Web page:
I think I answered for the campaign already, sending press releases to papers and radio stations, handing out business cards, hanging up flyers and posters, sharing on social media and emailing people. I’m going to be reading an excerpt from my book at an event on the 30th June as well, which will be good fun.
As for the book, we’re planning to print a number of ARCs and send enquires to reviewers and bloggers in the genre, as well as bookstores. I’m fairly new to the concept of marketing, but the good thing is that if you don’t know what is right and wrong you aren’t held back by the rules. There will be more press releases, I’ll be running writing workshops, and we will launch it with as much effort as we can throw at it.
[How is distribution going to work?]
We are in the process of contacting distributers to get it into ‘bricks and mortar’ stores, but until there is a finished cover and a printed ARC we don’t have anything solid to prove the professionalism of the project. They don’t want to distribute an inferior product that no one would want to buy, which I 100% agree with. I wouldn’t want them to distribute it if it didn’t come up to my perfectionist standards.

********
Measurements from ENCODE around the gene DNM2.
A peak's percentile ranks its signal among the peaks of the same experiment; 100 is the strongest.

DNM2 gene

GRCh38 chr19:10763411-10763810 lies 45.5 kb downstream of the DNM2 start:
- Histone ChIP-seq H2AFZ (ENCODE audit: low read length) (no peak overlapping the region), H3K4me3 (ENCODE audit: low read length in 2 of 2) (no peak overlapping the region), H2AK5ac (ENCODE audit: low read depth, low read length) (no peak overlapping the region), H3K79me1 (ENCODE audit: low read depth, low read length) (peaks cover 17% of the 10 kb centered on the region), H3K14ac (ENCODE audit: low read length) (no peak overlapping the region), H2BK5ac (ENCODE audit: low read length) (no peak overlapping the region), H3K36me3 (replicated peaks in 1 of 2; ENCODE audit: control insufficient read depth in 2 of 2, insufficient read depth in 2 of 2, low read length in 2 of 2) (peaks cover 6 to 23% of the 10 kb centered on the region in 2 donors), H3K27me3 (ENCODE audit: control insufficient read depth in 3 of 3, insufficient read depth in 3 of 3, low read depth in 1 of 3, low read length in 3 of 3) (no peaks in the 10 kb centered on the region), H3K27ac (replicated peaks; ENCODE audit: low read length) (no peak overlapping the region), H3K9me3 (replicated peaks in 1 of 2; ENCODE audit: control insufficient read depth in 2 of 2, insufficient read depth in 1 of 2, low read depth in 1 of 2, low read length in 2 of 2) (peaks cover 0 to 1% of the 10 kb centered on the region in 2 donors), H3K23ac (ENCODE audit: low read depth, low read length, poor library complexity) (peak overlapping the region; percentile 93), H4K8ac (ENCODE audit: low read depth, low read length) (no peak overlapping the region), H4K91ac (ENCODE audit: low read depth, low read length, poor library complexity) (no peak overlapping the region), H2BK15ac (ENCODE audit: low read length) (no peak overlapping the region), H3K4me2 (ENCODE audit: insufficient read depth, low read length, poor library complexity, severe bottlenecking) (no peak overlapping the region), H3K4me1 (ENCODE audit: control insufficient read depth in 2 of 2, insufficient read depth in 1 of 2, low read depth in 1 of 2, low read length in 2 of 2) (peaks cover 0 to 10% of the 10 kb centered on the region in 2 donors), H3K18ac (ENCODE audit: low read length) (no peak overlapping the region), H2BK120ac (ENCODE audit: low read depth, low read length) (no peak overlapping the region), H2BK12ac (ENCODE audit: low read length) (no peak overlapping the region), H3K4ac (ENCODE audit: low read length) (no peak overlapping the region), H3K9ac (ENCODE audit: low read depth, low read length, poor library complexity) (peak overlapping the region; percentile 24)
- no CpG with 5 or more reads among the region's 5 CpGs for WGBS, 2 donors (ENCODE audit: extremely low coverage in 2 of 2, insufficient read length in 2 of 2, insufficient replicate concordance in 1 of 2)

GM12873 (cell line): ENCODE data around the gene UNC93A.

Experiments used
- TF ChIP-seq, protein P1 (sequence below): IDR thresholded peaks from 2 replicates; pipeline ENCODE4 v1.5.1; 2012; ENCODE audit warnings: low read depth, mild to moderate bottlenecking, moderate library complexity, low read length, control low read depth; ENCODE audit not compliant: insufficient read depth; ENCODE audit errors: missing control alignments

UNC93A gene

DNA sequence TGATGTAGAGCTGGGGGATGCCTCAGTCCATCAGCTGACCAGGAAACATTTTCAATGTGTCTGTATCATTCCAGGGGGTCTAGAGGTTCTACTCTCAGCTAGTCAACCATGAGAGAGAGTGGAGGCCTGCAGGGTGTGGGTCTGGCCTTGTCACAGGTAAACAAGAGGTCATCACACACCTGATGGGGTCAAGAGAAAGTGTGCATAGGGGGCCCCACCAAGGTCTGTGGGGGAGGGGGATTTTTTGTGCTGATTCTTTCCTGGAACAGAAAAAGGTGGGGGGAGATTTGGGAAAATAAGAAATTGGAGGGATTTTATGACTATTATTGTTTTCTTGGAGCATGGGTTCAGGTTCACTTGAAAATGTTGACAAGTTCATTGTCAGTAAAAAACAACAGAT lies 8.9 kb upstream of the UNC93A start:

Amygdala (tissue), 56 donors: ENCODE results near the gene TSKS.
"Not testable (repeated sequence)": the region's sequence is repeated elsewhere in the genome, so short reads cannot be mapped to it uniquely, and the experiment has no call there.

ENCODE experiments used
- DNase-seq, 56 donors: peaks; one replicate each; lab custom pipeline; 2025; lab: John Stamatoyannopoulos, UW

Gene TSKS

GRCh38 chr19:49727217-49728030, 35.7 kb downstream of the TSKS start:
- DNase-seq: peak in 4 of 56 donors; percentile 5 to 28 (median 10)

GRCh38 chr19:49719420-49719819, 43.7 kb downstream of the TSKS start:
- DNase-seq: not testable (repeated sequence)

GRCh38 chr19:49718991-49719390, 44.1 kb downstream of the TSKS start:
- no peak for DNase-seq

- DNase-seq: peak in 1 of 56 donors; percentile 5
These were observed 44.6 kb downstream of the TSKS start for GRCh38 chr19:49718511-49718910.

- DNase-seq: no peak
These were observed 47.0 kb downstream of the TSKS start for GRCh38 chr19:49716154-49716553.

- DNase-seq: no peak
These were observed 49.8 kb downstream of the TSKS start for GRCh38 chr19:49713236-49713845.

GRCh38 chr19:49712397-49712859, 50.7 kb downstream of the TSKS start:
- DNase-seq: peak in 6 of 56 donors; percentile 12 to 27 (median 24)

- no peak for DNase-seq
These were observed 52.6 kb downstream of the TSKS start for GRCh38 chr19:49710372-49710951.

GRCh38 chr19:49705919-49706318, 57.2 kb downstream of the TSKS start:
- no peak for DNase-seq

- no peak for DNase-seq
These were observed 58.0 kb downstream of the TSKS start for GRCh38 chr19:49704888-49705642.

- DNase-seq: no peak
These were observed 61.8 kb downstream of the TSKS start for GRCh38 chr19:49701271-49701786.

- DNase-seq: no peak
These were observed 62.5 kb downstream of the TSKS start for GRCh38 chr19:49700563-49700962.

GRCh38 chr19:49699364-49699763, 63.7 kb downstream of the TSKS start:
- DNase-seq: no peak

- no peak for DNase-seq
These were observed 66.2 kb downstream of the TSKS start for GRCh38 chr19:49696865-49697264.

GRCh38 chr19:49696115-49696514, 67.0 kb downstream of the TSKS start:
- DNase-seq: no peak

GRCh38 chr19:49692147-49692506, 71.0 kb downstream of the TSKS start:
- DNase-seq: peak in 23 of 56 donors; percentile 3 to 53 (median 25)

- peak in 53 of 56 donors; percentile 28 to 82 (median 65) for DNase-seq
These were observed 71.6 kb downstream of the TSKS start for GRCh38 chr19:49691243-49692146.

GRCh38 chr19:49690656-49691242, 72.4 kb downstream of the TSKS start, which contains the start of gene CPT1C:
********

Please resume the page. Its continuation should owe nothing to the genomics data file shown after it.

[Would you consider offers from traditional publishers for future books/ reprints of the Vengeance Trilogy?]
Would I consider offers from traditional publishers? – That has to be one of the hardest questions, because I am always torn by the idea. What I want to do more than anything is write books. I live to write, not to manage publication and distribution. What young writer does not dream of the publishing contract, of being accepted through the gateway and into the realm of ‘real writers’? I certainly did. But now I dream of being able to do it all myself, to prove that I can. That might only extend to this trilogy, or just to the first printing, only time will tell. What I want more than anything is to be acknowledged as a professional author and to have a long, prolific and successful career, and that is what my future decisions will all be based on. I have too many books waiting to be written.
[Why did you choose to write under a pen name?]
I use a pen name for two reasons:
1) That Tracy Sauso-Bawa is a mouthful to say and remember, and probably wouldn’t look good on a cover, and